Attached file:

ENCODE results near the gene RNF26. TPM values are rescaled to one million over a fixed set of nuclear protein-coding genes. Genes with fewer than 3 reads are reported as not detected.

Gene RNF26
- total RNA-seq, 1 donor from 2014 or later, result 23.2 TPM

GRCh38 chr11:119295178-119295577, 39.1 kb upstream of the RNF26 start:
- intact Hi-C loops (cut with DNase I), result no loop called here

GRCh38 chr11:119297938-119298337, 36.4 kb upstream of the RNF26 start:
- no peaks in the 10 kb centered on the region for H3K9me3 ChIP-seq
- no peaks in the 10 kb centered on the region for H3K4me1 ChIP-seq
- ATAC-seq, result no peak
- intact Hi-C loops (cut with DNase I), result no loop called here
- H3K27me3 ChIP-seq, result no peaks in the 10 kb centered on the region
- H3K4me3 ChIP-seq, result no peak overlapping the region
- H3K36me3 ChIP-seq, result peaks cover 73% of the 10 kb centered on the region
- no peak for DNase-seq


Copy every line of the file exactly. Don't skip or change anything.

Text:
ENCODE results near the gene RNF26. TPM values are rescaled to one million over a fixed set of nuclear protein-coding genes. Genes with fewer than 3 reads are reported as not detected.

Gene RNF26
- total RNA-seq, 1 donor from 2014 or later, result 23.2 TPM

GRCh38 chr11:119295178-119295577, 39.1 kb upstream of the RNF26 start:
- intact Hi-C loops (cut with DNase I), result no loop called here

GRCh38 chr11:119297938-119298337, 36.4 kb upstream of the RNF26 start:
- no peaks in the 10 kb centered on the region for H3K9me3 ChIP-seq
- no peaks in the 10 kb centered on the region for H3K4me1 ChIP-seq
- ATAC-seq, result no peak
- intact Hi-C loops (cut with DNase I), result no loop called here
- H3K27me3 ChIP-seq, result no peaks in the 10 kb centered on the region
- H3K4me3 ChIP-seq, result no peak overlapping the region
- H3K36me3 ChIP-seq, result peaks cover 73% of the 10 kb centered on the region
- no peak for DNase-seq